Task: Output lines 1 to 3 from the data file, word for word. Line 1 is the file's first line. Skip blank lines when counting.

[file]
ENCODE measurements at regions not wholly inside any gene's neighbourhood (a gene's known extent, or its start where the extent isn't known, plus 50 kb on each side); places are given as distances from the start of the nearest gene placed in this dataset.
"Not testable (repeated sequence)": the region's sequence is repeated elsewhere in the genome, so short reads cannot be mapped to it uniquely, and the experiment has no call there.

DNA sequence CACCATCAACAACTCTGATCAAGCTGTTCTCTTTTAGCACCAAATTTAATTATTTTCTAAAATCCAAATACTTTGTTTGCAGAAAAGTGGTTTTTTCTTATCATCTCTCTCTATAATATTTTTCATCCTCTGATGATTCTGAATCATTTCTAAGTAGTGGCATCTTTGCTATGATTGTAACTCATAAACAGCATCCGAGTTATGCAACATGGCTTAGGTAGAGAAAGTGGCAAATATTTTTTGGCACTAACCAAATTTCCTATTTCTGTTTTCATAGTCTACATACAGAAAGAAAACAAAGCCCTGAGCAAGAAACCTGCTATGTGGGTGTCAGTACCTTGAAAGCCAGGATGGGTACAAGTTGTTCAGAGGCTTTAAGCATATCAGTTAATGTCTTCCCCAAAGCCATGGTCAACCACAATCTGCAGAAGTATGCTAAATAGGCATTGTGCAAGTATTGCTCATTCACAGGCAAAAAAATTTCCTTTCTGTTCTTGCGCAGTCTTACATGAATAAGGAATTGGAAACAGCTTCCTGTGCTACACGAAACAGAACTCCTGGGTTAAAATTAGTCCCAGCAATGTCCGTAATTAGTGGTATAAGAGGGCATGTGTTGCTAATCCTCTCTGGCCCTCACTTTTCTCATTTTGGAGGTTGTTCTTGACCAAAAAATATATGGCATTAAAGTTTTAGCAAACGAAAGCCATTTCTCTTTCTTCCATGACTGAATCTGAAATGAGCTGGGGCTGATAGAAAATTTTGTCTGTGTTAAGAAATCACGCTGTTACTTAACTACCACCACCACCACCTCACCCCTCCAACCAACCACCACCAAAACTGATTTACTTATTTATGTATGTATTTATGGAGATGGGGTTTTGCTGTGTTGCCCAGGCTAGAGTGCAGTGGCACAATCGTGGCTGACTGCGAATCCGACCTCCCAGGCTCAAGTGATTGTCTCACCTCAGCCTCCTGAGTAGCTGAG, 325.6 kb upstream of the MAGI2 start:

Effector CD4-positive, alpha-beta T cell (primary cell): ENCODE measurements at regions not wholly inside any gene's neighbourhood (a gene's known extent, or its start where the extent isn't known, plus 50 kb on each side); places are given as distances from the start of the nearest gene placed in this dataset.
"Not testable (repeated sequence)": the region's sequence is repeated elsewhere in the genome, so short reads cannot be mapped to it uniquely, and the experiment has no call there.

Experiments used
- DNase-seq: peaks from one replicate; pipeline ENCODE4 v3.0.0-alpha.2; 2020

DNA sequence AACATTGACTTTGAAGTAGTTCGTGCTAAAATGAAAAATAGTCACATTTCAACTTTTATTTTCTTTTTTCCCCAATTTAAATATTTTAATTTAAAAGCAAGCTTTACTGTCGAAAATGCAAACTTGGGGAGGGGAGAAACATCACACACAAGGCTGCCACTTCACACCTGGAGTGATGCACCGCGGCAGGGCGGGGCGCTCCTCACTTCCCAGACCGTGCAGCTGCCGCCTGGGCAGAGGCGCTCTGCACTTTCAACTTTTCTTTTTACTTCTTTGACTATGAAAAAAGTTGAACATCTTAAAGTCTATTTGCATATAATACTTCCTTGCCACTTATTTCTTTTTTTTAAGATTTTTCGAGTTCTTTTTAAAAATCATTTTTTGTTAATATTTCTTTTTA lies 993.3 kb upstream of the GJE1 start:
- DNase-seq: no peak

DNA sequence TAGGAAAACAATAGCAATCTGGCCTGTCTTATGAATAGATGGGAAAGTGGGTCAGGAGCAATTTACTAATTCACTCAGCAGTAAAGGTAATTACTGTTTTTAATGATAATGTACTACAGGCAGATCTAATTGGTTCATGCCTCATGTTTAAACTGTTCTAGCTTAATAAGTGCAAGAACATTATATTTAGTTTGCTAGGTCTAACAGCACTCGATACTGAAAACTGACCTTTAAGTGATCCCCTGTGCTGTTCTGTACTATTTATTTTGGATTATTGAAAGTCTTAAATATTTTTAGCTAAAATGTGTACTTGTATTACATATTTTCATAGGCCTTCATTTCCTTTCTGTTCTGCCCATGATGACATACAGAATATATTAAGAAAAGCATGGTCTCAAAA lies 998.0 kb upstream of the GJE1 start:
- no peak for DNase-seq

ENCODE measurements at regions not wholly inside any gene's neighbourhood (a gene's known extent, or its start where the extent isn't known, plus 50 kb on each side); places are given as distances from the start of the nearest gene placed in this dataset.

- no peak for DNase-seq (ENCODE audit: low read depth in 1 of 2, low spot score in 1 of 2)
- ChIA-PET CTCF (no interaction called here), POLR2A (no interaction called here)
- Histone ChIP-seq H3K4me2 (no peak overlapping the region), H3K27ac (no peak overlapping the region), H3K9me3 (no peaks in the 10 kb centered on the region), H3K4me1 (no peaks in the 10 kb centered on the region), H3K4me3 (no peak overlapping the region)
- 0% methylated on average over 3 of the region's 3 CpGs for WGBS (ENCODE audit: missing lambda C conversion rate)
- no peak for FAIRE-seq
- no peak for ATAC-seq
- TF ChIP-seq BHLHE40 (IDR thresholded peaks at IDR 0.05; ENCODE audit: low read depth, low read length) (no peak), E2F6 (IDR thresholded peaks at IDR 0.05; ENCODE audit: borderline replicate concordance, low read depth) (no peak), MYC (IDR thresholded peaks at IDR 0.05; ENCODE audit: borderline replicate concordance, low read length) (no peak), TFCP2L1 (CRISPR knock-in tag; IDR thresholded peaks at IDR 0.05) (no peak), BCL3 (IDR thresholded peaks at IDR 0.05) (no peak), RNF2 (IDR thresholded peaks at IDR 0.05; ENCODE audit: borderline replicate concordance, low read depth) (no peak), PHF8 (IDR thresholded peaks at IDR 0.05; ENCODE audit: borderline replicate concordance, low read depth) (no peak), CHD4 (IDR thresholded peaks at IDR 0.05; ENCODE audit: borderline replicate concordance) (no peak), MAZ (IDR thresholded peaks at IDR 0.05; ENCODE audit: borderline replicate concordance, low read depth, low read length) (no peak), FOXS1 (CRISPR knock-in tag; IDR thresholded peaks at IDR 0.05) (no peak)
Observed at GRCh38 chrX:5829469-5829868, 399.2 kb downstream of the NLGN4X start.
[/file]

ENCODE measurements at regions not wholly inside any gene's neighbourhood (a gene's known extent, or its start where the extent isn't known, plus 50 kb on each side); places are given as distances from the start of the nearest gene placed in this dataset.
"Not testable (repeated sequence)": the region's sequence is repeated elsewhere in the genome, so short reads cannot be mapped to it uniquely, and the experiment has no call there.

DNA sequence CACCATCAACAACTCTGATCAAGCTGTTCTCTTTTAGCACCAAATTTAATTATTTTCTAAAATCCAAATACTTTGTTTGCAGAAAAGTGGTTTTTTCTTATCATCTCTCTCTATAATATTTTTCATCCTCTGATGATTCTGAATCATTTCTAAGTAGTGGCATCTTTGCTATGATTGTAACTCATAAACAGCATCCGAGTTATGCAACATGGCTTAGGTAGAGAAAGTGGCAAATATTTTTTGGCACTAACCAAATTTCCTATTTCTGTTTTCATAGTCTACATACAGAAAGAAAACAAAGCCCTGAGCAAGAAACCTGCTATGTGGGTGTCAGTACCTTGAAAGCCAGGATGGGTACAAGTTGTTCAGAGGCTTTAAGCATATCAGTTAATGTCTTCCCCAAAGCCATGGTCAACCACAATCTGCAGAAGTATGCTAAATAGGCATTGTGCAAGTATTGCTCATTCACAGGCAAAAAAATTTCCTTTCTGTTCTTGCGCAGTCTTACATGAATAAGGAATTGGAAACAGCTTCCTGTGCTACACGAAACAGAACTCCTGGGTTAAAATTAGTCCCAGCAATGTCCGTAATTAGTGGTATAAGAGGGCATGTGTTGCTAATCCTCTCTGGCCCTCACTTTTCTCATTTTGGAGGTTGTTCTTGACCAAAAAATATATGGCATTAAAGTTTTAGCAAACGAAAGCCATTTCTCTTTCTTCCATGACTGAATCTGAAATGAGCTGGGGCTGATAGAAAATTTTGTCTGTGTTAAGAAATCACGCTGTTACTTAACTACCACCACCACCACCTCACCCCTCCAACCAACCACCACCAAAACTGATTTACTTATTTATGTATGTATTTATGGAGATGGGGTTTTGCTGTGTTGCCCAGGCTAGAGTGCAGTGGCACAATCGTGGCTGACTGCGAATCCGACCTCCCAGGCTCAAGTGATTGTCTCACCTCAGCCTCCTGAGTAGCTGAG, 325.6 kb upstream of the MAGI2 start: